With all the vegetable blanching I was doing this past week, I was reminded of a pasta recipe I used to love to cook when I worked at Beppe, a Tuscan restaurant in NYC.
There's nothing about this recipe's Italian name, penne con stracotto di verdure, that's particularly appealing. It translates as penne "with overcooked vegetables," which is about as enticing as a spa offering a massage "with an absolutely terrible masseuse," or a music venue promoting a band "featuring musicians that suck." (Just imagine if I had titled this, How to Cook Penne With Overcooked Vegetables—it would probably manage to generate negative pageviews.)
I remember when my old boss and mentor, Chef Cesare Casella, first explained the recipe to me and asked me to cook it as a special one night at Beppe. Take some potato, some onion, green beans, carrots, and other vegetables, he instructed me, and cut them into very small pieces. Then, one at a time, you boil or steam them until they're very soft. Then put them in a bowl and mix them with lots of olive oil and raw minced garlic and toss it with the penne.
Hm, I recall thinking. This does not sound good. There are so many things theoretically wrong with this dish. First, the particular vegetables in question, while all essential ones, are not the most exciting—potatoes, carrots, onions...these are the kinds of ingredients that act as a base for something else more flavorful, so how could they possibly succeed as the sole flavoring agents of a pasta dish? Second, they have the life cooked out of them. And third, there's a starch-on-starch thing going on here with the potato and pasta that I was not convinced would do much to enhance the pasta.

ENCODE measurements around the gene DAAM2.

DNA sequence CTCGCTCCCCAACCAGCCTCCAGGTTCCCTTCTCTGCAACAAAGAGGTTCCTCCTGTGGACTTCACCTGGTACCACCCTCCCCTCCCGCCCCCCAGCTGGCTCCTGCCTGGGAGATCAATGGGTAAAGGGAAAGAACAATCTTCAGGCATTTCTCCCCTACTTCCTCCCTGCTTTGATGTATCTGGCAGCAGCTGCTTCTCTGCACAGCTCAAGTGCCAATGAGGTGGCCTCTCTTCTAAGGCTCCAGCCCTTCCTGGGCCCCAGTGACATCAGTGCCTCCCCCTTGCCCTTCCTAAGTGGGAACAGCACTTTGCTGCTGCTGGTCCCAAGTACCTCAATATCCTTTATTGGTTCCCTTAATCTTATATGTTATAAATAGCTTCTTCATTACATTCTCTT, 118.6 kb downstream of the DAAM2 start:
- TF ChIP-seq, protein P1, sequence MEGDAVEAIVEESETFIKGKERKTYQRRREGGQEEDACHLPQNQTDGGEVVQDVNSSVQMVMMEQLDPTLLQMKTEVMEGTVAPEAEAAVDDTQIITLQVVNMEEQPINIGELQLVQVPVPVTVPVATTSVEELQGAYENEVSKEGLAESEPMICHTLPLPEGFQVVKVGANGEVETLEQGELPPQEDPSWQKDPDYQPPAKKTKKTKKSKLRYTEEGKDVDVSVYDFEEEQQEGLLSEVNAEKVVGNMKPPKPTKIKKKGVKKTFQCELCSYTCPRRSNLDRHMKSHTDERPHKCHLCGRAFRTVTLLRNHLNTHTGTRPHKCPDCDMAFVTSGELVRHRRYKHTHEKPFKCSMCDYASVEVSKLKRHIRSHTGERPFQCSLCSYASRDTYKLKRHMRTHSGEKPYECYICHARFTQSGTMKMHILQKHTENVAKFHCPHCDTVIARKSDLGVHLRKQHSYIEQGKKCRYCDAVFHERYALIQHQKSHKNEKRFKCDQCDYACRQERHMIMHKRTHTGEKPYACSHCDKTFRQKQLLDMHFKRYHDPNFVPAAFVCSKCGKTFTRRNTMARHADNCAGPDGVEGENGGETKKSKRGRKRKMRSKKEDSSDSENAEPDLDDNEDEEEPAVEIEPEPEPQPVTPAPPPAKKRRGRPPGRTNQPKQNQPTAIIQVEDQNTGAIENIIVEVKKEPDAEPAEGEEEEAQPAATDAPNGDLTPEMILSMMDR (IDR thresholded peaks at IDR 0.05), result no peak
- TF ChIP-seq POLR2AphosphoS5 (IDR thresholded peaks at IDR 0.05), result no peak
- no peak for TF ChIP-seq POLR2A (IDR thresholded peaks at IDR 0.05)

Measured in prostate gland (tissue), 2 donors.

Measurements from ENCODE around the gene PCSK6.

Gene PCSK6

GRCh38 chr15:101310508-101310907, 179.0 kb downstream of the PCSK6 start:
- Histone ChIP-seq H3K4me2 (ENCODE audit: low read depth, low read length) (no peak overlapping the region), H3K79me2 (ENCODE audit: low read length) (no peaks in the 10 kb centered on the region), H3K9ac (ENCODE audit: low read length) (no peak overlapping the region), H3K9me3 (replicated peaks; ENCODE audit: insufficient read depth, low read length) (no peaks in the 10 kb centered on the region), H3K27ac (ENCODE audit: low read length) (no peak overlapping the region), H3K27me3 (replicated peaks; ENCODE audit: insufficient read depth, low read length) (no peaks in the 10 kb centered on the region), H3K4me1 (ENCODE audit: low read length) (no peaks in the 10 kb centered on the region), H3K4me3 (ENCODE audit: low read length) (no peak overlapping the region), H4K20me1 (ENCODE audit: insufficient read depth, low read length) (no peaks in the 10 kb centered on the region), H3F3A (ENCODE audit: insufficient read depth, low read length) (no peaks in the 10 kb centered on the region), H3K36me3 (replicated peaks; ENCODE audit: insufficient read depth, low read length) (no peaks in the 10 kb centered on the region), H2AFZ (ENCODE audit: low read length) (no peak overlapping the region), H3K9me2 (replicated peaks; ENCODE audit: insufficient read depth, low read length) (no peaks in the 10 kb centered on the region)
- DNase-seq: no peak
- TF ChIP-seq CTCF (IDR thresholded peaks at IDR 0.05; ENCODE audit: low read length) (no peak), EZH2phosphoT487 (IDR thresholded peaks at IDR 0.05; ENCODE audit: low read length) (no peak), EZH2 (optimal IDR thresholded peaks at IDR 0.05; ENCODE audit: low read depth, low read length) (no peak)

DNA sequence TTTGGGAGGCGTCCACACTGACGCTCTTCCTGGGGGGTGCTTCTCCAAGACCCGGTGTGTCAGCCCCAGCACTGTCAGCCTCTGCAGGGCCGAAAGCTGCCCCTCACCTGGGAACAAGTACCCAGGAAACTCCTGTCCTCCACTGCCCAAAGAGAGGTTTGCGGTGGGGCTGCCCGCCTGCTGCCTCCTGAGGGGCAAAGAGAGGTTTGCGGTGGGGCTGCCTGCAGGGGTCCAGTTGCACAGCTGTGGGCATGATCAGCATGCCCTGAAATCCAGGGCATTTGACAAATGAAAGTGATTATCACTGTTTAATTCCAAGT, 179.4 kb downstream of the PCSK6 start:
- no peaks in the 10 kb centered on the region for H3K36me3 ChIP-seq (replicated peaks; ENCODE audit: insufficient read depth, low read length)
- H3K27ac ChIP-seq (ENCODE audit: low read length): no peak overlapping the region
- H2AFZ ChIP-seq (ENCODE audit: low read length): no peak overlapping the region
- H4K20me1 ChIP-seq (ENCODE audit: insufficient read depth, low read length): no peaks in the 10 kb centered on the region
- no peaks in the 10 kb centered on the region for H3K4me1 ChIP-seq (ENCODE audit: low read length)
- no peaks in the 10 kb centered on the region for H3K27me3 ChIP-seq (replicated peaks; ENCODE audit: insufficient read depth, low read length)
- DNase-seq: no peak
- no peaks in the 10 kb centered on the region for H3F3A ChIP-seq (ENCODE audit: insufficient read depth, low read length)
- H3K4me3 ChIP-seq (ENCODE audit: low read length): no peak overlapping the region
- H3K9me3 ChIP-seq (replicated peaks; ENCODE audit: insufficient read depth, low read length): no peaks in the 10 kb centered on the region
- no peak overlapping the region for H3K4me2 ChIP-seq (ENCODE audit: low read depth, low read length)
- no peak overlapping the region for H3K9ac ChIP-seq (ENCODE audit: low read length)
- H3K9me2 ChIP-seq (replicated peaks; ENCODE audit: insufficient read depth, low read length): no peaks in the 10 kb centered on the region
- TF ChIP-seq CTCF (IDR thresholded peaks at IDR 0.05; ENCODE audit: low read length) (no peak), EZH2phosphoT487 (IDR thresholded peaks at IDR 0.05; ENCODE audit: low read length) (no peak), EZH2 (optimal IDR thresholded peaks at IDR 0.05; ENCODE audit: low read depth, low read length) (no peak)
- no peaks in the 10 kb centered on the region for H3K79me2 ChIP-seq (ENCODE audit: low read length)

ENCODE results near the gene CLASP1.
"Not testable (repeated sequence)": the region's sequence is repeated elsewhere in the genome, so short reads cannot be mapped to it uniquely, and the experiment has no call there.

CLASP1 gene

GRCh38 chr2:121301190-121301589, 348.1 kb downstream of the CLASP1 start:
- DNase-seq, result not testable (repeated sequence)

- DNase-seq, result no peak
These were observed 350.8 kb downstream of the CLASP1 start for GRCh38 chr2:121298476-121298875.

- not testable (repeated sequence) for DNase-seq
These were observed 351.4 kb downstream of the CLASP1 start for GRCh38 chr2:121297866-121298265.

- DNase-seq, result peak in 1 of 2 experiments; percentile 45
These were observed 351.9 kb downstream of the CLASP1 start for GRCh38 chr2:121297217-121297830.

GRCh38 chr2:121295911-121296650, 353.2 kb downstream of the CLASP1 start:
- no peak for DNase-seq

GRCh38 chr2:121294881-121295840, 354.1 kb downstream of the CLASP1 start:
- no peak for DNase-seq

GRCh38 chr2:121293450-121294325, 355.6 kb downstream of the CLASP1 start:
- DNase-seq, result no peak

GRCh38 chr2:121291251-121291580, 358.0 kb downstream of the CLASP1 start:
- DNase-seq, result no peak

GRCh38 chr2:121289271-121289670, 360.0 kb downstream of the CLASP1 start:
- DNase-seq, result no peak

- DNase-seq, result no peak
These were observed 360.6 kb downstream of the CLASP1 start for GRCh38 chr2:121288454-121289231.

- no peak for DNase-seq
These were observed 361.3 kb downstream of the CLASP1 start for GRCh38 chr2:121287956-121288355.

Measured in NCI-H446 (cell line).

"It's the art of making the most out of the least impressive, most humble ingredients."
But Cesare knows what he's talking about (and he was my boss), so I made it. And man, I could not believe how good it was. It's one of those great examples of what makes classic rustic Italian cooking so special: It's the art of making the most out of the least impressive, most humble ingredients.
As with most deceptively simple recipes, there are a few keys to this dish's success. First, you want to cut the vegetables small enough that some of the pieces will get lodged inside the penne tubes; when people talk about the interplay between pasta shape and sauce, this is the kind of thing they're referring to. Next, you want to overcook the vegetables enough that some of them (especially the potato) crush easily when pressed between the fingers, which is the secret to turning diced vegetables into something that resembles a sauce. And finally, you want to use a good olive oil here, because it ends up bringing a lot of flavor to the dish.
One last note: I recall Cesare telling me that the dish had to be made with the potatoes and green beans, or it wouldn't be the real deal. You definitely need the potatoes because they break down into the backbone of the sauce, but beyond that you really can be creative with the specific vegetables you use. I added fennel in my version, but I can't remember whether Cesare did in his. Feel free to play with it—just don't tell your dinner guests what it's actually called until after they've taken a bite, lest they flee before discovering just how good it is.